Tickets for the best seats at the 85-year-old Yankee Stadium, which sold for $1,000 a seat this season, will jump at the new ballpark to $2,500; in other areas of the stadium, they will range from $135 to $500 for season tickets. Prices for single-game tickets, which ranged from $14 to $400 this season, will be released later.
The Yankees, to be fair, have said that a majority of their tickets won’t see price increases in 2009. What 2010 and beyond hold is anyone’s guess.
Meanwhile, as Sandomir writes, the fans are complaining about the jump in price because they’re not getting anything in return. We as fans don’t necessarily want the new stadiums, but we’re being asked to front the costs of the fancier facilities, Margarita bars and steakhouses through significantly higher ticket prices.
The teams, as the excerpt above notes, believe they’ll get enough corporate buyers for the season tickets to justify the price increases, but how does that impact the fan base? If the only people who can afford games now are the suits at New York’s major corporations and Wall Street firms, what happens to the fans without obscene paychecks and Park Ave. penthouses who have long come to Yankee games and have long sat in seats that, while an expensive luxury, weren’t priced out of budgets for all but the richest of New Yorkers?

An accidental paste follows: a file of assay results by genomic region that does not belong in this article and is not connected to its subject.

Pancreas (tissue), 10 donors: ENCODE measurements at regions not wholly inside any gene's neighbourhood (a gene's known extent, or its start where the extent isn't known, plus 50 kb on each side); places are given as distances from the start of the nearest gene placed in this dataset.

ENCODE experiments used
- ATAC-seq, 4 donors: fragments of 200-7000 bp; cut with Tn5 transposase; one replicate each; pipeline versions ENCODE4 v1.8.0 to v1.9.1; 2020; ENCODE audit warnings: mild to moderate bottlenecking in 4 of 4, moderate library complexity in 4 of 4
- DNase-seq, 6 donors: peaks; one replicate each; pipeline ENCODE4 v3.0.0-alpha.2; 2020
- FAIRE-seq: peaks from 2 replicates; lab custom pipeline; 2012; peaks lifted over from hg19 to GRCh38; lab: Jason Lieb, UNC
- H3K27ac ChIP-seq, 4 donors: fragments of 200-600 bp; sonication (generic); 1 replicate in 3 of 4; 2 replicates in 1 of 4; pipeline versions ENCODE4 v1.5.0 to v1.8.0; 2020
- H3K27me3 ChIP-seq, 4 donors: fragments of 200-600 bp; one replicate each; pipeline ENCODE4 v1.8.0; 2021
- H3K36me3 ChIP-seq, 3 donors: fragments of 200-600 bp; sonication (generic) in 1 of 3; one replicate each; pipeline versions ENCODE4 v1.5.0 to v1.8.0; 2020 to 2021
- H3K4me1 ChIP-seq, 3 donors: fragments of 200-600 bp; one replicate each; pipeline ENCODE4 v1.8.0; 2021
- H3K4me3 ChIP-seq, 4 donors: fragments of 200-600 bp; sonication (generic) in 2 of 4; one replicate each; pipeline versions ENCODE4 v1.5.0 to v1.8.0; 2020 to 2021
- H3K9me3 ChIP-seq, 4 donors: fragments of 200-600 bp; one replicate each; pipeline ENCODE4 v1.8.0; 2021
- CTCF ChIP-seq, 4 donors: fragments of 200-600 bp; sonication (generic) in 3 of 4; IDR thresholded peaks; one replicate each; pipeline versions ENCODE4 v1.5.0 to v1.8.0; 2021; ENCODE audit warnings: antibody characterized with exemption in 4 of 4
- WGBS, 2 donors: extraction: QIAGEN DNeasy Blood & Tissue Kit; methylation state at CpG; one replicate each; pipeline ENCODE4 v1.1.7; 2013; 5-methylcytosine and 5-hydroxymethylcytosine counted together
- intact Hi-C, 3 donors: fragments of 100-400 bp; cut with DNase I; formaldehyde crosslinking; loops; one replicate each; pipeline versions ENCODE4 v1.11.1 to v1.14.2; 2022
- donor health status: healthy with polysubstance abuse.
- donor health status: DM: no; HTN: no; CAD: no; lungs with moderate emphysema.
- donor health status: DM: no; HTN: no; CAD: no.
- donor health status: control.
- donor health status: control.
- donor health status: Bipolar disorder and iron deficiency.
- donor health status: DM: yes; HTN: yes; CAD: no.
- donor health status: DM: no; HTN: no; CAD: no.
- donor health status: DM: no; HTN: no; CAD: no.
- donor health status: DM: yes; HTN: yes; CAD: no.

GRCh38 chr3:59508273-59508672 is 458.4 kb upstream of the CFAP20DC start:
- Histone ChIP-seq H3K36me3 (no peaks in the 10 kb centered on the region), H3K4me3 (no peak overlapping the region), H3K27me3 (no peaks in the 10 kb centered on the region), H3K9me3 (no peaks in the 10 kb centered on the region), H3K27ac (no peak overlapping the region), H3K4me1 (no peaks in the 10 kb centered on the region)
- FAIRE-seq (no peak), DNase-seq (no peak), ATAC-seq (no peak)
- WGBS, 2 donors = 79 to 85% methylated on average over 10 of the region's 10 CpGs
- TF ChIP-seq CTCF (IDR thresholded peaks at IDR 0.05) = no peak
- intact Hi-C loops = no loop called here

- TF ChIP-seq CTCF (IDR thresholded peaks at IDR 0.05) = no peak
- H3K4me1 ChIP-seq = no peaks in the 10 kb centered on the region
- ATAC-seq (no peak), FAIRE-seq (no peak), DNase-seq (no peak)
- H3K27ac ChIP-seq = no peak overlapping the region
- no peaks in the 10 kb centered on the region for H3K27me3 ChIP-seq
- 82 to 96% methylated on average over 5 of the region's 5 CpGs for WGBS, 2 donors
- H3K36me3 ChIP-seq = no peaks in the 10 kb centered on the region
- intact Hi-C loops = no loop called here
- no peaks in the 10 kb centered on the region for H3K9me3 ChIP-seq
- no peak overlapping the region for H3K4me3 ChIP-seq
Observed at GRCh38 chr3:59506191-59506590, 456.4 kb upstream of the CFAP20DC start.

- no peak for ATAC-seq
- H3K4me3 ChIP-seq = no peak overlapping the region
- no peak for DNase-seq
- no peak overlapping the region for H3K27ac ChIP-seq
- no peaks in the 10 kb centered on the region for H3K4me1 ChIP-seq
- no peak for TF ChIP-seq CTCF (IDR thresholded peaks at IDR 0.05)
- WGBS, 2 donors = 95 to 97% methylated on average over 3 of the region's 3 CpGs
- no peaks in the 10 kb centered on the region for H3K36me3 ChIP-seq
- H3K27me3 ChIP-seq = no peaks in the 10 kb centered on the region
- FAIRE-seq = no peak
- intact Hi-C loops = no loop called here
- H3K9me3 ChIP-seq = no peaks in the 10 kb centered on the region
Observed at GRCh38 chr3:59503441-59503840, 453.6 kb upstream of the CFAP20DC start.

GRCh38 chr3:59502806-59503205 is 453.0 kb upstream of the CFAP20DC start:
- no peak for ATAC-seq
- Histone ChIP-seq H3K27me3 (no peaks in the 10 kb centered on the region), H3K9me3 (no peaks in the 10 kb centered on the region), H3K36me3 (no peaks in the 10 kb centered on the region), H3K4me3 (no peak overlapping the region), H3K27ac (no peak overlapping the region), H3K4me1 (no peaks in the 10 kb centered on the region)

I know full well that baseball stadiums and ticket prices respond to the market forces. I know that, on StubHub, the cheapest tickets are selling for well above face value because there are only 14 games left in regular season Yankee Stadium history. But I have to wonder if teams owe to their fans to keep face-value prices somewhat reasonable. Free-marketers will say no, and the Yankees aren’t about to tear down their nearly-finished new stadium. But call me sentimental; the new place with its high-priced crowd just won’t be the same, and economics are indeed partly to blame for it.